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Zimbabwe’s Banking Sector Witnesses a 75% Job Loss Since 2000, Union Reports

The Zimbabwe Banks and Allied Workers Union (ZIBAWU) has reported a staggering 75% reduction in jobs within the country’s banking sector since the turn of the millennium. 

This alarming decline is attributed to the rapid pace of digitization and the socio-political challenges that have plagued the nation over the past two decades.

During discussions with, trade unionist Peter Mutasa expressed deep concern about the significant reduction in the banking workforce. 

Mr. Mutasa highlighted the adverse impact of accelerated digitization and socio-political challenges, leading to a decline in membership from a peak of 12,000 in the late 1990s to approximately 3,000 presently.

He pointed to the transformative effects of digitization and automation within the banking sector as major contributors to the job losses. 

The unionist also lamented the challenges faced by trade unionism, citing high unemployment rates and the diminishing effectiveness of traditional collective bargaining methods like strikes.

The restrictive nature of labour laws, compounded by a tense political environment where unions are viewed with suspicion by the government, further exacerbates the challenges faced by workers.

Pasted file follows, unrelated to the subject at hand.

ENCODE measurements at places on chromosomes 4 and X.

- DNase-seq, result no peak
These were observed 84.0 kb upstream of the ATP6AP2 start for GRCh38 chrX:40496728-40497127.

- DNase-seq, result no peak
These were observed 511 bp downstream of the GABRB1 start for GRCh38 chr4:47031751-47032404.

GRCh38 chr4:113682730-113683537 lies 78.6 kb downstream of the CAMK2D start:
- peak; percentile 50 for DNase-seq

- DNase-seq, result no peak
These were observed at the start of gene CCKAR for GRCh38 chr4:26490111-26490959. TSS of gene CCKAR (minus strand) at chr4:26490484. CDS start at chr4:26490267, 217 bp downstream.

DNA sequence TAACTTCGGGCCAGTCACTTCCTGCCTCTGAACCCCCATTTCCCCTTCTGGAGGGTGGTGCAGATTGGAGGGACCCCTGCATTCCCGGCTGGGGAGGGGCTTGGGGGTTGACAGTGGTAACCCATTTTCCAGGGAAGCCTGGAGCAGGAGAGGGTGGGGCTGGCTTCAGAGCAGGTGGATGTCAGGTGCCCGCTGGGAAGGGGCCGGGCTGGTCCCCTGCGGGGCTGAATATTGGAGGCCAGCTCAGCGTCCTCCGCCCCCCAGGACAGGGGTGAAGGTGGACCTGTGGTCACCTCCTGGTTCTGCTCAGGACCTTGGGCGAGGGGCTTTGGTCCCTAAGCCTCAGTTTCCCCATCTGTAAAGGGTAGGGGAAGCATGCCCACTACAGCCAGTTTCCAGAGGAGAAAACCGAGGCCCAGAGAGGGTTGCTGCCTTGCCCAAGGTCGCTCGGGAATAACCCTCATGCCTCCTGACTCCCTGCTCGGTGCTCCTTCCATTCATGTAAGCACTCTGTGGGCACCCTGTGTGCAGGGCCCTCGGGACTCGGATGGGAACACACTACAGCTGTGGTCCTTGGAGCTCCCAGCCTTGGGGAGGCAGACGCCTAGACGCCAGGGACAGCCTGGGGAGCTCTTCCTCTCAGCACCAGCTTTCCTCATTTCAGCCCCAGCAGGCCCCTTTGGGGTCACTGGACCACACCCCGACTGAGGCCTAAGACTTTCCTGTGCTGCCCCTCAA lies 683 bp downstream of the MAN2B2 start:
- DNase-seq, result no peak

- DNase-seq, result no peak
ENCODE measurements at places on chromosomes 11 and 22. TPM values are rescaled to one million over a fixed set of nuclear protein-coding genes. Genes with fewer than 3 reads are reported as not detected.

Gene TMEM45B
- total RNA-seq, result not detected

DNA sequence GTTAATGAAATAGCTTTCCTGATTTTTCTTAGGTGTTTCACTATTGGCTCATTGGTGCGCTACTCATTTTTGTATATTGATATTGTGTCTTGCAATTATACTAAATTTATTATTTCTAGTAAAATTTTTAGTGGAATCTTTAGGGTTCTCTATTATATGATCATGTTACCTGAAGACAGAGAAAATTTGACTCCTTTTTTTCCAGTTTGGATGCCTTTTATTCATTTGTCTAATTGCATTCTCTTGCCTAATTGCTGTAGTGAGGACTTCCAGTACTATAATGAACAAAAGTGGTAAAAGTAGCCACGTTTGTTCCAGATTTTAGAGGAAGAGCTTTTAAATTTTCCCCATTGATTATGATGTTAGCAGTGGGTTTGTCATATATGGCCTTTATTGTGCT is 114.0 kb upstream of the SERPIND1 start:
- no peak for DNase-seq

Mr. Mutasa emphasized the need for civic and political education to address the governance crisis affecting the economy, society, and public services.

The convention revealed the toll on bankers’ mental health due to economic and social crises, demanding work schedules, and interpersonal conflicts. 

The discussions also shed light on inadequate social security, leaving many workers to retire without meaningful financial support and pensions.

“We noted that most of the problems we face are not emanating from the labour market but from politics. We agreed that we have a governance crisis affecting the economy, society, and public services. Therefore, we resolved to build an active citizenry through massive civic and political education for our members and communities,” Mr. Mutasa concluded.

This storyhas been adopted from AfricaNews.

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